ENVIRONMENT RRWA Environmental: Rainwater runoff

As winter rains continue to fall and hopefully bring relief to our historic drought-catching communities, rainwater will begin to seep into our gardens and fields and flow down the streets into stormwater drains that are not connected to the canal. . Precipitation drains are specifically designed to absorb excess rainwater from the streets and flow through culverts and drainage channels into streams, rivers and ultimately Pacific ocean. Rainwater drainage systems are not limited to the canals of our streets; They may also include designed systems to help reduce flooding, increase groundwater recharge, and improve the overall resilience of the ecosystem. These planned systems are called Low impact development (LID).

You may have seen examples of LIDs in your area. They are often designed to be delicate and look ordinary, but they play an important role in protecting our water resources. LID projects include wooden boxes, permeable sidewalks, sidewalk extensions, organic conservation areas and rainforests. Each works on a similar principle: slowing down run-off from impermeable surfaces such as roads, sidewalks, roofs and driveways by directing runoff to LIDs that provide catchment areas for water, allowing filtration through vegetation, soil, on sand and gravel to slow down. it drains, reduces floods, and traps rainwater in reservoirs, creating natural green spaces. These restraining areas can take the form of rain gardens that catch excess runoff from the roof, or from tree-lined wells at the bottom of the garden that increase infiltration. Unfortunately, rainwater contains a lot of pollutants, but there are steps you can take to protect these restraining lakes from working in the years to come. Many of these projects are easy to implement in your own home, and a Russian River Basin Association you can find fantastic resources here (www.rrwatershed.org/resource-library).

Rainwater systems were originally designed to drain rainwater quickly through the streets during severe storms. Unfortunately, these systems can transport pollutants such as pesticides, harmful bacteria and chemicals straight from the city streets to streams – of particular concern are used motor oils, pet waste and sharp objects.

Used oil from a single oil change can contaminate up to a million gallons of fresh water. Improper disposal of used oil, including oil leaks from cars, contributes significantly to rainwater pollution. THE EPA it is estimated that U.S. households dispose of approximately 193 million gallons of used oil annually, which is roughly equivalent to 17 industrial oil spills. Proper recycling of used engine oil reduces this risk of contamination. Taking your used oil to a qualified recycling center will help protect the environment, save you valuable resources and get money for it! If you have a tank containing used oil, you can take it to a certified collection center (CCC). In addition, many communities have sidewalk recycling programs that allow oil to be left on the curb (if properly packaged). Or you can have the oil replaced at a service center that recycles the oil. Visit the CalRecycle page for more information.

Like used oil, pet waste is one of the many sources of rainwater pollution that can degrade water quality. During rains, pet waste left on lawns, beaches, paths and sidewalks ends up in rainwater drains, where the waste and the pathogens it contains end up in streams where it can harm human health and the environment. It is estimated that a single gram of dog waste can contain 23 million fecal coliform bacteria known to cause seizures, diarrhea, intestinal diseases and severe kidney disease in humans. So picking up after your pet is an easy thing to do to help avoid harmful bacteria on your local waterways!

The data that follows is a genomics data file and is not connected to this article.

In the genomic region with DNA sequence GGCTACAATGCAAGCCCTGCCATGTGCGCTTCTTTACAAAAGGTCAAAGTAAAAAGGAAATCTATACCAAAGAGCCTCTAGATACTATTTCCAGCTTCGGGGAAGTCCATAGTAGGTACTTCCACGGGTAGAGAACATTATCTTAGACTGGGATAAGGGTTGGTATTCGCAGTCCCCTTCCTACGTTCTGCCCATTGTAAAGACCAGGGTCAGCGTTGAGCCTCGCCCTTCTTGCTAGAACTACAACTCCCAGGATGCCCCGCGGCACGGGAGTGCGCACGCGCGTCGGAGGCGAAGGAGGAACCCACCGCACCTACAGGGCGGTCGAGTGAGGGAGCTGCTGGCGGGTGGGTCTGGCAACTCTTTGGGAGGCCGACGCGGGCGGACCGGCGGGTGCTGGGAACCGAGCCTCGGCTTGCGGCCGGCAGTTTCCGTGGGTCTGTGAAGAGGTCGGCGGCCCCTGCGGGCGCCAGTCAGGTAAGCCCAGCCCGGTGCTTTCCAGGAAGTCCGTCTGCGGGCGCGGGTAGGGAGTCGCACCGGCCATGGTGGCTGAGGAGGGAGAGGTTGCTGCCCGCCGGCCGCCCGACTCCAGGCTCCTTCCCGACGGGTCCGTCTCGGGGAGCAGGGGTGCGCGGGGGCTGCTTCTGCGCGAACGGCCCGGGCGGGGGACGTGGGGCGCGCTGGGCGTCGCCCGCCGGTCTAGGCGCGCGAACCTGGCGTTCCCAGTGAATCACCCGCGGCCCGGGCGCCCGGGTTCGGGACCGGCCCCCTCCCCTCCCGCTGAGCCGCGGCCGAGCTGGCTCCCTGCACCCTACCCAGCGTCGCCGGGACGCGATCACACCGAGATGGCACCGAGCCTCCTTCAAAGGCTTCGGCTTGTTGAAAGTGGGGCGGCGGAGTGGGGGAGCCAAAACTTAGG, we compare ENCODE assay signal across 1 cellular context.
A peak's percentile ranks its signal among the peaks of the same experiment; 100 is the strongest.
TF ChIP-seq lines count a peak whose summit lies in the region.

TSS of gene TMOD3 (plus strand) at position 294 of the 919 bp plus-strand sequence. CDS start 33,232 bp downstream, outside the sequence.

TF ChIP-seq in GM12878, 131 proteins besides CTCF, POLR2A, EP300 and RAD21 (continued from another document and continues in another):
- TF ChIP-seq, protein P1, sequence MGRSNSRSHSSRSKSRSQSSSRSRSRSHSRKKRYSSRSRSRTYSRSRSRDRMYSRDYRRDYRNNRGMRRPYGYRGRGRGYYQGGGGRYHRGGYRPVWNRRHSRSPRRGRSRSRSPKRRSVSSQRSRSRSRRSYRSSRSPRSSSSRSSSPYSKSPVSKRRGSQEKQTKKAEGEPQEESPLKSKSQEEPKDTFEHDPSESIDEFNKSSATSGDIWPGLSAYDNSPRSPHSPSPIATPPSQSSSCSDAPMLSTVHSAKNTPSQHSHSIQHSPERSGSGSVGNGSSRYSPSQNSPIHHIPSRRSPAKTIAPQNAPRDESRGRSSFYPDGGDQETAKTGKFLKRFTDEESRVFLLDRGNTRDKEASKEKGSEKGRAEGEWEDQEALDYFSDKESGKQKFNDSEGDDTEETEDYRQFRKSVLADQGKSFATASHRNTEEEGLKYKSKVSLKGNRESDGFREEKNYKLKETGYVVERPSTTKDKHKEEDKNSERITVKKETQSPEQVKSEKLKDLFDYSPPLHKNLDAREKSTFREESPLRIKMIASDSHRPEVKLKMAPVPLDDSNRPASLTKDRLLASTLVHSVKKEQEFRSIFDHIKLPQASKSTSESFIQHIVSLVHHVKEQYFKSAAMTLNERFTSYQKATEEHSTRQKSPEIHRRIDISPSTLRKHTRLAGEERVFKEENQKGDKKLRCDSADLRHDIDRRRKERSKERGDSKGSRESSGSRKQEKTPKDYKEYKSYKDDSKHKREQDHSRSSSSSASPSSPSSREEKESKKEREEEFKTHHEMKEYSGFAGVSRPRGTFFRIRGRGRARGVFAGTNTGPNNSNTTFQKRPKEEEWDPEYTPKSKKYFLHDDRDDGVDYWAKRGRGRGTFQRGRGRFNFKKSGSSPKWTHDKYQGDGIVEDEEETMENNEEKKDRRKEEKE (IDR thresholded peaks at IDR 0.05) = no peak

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Another particular concern is the needles and other sharp objects left near waterways, in gutters or on the streets. Prescription drugs available in our storm drains can have a serious impact on wildlife Russian river, such as disruption of natural reproductive patterns. Sharp objects left on the street can endanger drain cleaners. Any person accidentally stuck or cut should be subjected to a medical examination for exposure to harmful or fatal diseases such as hepatitis B, hepatitis C and HIV. By disposing of sharp tools properly, you, your family, your community, and your environment can be safe. You can obtain sharp containers from your doctor, hospital, health insurance provider, health care provider, pharmacist, or online. They are available free of charge in some cases. If you are unable to obtain an approved sharps container, follow these steps to prepare yourself: place the sharps in an empty hard plastic detergent or bleach bottle, unscrew the lid and secure with strong adhesive tape, and clearly label the bottle with a “SHARPS” permanent marker. Once you have collected your sharps in the container, you can drop them off at designated collection points as they will never end up in the normal rubbish.More information here and here about the proper disposal of sharps in Mendocino and Sonoma counties.

Storm drains and other LID features are valuable design features that return rainwater from impermeable surfaces to the soil and waterways. However, these systems are prone to pollution, so they need to be protected and everyone is doing their part to reduce their impact.

Author of the article Michael Harrigan, environmental compliance expert, Mendocino County Water Agency, on behalf of RRWA. RRWA (www.rrwarshed.org) is an association of local government agencies operating in the Russian River Basin that has teamed up to coordinate regional programs for clean water, habitat restoration, and river basin improvement.

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